/ code / tdd

TDD is a weird-good practice that everyone should turn into habit

Test driven development (TDD) can be a hard switch for those of us who never were engrained with the habits early on. It feels weird...

Not that I've never seen or doubted the benefit of the practice, it just takes time to get used to. Today I'm going to document my process to where I am now. I am not an expert on the subject, but hopefully writing this down will give me some clarity.

I've heard about TDD several years ago (BDD too, but I'll get to that in another post.) It is easier to start a new project with TDD than to incorporate into something that already exists. Considering the latter, one of the questions I had in the beginning was how do you go back and test everything? Doing so could take weeks, maybe months, off of a project/product. It's not exactly easy to propose this either without having your Manager or entire sales team chasing you with pitch forks and torches. Asking around some of the best advice I have gotten regarding this issue is to start small, commit to 5% test coverage. To expert TDDr's this may seem pointless, but it's a start. Once your entire codebase(s) have 5% coverage, you can focus on 10%, and then 20%, 30 or 50%, and so on. Along with this, trying to do any new pieces to the system with 80-90% coverage is a must. Both of these tactics will help you get introduced to the idea of testing first, developing second.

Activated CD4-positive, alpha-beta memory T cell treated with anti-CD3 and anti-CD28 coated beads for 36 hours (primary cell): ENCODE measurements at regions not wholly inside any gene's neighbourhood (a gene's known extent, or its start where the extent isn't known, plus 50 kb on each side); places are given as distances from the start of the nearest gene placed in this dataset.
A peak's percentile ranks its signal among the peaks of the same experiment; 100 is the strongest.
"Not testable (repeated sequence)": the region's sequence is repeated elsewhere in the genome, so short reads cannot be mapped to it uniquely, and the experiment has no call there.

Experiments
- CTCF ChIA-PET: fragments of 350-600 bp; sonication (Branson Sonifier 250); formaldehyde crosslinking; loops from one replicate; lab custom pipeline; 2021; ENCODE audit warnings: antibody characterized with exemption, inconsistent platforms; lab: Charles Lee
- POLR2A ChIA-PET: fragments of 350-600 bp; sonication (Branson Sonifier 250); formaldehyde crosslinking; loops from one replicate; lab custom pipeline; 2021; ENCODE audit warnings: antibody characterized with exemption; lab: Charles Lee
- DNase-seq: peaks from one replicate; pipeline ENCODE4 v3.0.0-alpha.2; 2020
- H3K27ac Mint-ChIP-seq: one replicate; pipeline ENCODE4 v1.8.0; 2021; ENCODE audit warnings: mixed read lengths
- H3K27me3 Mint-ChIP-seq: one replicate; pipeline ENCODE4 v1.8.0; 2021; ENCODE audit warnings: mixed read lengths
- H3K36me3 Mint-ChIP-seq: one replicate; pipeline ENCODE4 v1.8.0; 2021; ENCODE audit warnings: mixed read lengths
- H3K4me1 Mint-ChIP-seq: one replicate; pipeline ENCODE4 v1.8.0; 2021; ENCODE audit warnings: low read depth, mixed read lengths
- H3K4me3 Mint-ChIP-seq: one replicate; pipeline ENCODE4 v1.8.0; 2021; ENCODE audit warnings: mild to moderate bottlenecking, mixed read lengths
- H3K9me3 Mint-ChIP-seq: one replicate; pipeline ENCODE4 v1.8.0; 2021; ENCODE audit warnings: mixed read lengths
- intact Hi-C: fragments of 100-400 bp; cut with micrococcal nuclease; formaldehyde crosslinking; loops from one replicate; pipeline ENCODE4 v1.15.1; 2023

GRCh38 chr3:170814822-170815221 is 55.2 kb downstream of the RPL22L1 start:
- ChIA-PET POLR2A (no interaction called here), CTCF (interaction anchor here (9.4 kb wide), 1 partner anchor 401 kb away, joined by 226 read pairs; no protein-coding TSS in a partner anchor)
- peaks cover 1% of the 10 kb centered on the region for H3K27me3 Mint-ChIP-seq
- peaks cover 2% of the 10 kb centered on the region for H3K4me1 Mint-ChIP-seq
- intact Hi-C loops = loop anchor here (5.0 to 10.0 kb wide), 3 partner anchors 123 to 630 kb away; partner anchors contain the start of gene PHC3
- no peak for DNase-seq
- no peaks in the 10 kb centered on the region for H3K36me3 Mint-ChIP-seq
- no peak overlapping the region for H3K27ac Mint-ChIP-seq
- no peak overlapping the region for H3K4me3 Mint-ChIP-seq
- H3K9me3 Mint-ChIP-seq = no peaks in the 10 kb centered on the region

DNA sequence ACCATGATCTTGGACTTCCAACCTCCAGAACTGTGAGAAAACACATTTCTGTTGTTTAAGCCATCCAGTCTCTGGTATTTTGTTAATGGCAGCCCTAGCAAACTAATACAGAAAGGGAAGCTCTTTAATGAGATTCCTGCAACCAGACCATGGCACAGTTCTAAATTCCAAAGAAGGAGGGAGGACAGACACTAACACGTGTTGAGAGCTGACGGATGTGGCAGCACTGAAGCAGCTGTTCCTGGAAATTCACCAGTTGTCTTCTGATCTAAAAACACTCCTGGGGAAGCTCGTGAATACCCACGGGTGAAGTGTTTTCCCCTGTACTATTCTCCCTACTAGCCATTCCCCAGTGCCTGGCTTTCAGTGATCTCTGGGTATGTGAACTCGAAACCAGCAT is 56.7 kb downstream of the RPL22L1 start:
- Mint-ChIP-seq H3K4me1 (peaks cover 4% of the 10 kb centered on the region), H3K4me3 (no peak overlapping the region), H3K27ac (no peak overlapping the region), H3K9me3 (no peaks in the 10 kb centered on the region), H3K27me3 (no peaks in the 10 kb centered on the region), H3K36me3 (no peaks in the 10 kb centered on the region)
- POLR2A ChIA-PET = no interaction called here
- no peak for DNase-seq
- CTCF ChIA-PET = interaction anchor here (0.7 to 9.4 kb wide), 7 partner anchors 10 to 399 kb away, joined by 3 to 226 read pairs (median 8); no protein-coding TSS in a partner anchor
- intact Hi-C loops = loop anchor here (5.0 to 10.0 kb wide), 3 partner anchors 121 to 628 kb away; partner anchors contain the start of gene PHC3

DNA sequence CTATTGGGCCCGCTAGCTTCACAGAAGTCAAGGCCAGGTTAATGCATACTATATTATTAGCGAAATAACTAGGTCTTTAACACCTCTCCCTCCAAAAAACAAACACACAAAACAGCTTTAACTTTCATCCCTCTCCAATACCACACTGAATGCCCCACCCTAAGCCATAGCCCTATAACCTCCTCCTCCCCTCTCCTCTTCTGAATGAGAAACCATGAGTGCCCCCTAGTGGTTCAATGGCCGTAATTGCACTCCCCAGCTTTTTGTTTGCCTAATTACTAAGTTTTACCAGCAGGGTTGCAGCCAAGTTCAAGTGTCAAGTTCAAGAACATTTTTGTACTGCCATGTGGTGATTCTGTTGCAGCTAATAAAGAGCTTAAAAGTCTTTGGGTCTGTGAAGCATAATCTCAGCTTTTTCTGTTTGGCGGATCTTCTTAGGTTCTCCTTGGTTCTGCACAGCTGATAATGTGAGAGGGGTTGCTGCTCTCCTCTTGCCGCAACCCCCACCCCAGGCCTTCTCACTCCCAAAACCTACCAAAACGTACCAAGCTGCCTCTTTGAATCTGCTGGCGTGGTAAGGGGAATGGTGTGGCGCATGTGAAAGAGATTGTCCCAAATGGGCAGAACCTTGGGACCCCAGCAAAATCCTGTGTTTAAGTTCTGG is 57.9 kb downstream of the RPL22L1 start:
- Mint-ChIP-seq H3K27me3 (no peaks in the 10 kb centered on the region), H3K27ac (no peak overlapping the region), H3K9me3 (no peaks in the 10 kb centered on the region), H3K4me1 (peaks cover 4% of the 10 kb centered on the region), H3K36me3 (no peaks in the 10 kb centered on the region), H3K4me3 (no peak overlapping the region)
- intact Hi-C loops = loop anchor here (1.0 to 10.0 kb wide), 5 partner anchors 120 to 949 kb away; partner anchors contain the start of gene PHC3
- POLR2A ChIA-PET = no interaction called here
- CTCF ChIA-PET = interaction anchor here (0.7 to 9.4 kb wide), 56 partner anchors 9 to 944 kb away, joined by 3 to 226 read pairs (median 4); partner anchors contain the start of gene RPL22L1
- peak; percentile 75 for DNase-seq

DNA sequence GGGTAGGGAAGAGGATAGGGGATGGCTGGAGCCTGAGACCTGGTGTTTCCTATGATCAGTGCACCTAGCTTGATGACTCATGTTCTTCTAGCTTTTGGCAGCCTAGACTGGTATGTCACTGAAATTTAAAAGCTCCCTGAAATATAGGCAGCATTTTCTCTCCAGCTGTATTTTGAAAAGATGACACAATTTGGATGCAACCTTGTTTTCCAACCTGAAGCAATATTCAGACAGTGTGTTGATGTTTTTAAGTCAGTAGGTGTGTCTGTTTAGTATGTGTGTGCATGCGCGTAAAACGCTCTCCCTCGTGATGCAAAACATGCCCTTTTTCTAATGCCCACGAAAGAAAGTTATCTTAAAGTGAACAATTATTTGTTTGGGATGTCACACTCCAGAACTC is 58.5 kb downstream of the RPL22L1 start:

Coming from a non-TDD background, test-first can be a bit of a mind-fuck. I first started off writing little bits of code, and then testing. Finally hashing out the finished function or class once I had that. This isn't necessarily incorrect, its a stepping stone to build that test-first habit. I think I'll get better at this as time goes on.

I would first start off with something like this:

DAO.create = function (conf) {
  var options = _.extend(conf, {
    host: process.env.DB_HOST || '',
    user: process.env.DB_USER || 'root',
    password: process.env.DB_PASS || undefined

  // Remove existing connection
  if (typeof db !== 'undefined') {
    db = undefined;

  // console.log(this.options);
  db = MySQL.createConnection(options);

  return db;

And then write tests to check if this worked, without even running the code on its own.

Then I moved on to doing something like this:

var Node = function (options, model) {
  options = _.extend(options, {
    save: false

// Get
Node.getById = function (id) { };

// Save (Create)
Node.prototype.save = function () { };

// Update
Node.prototype.update = function (values) { };

// Delete
Node.prototype.delete = function () { };

Where I was at least able to hash out what common functions I need, before figuring out what the hell I have to test.

Finally being able to move into actually just starting with the test file first, takes some practice, and I wouldn't suggest jumping straight into it without having some sort of transition steps first. Unless you were taught TDD when you were learning programming. Then you should be testing everything, and if you arent, shame on you! haha jk.

Matthew Mihok

Matthew Mihok

Systems architect. Founder of @mihoksystems, Managing Director of @torontojs. Staff infrastructure engineer at @wealthsimple

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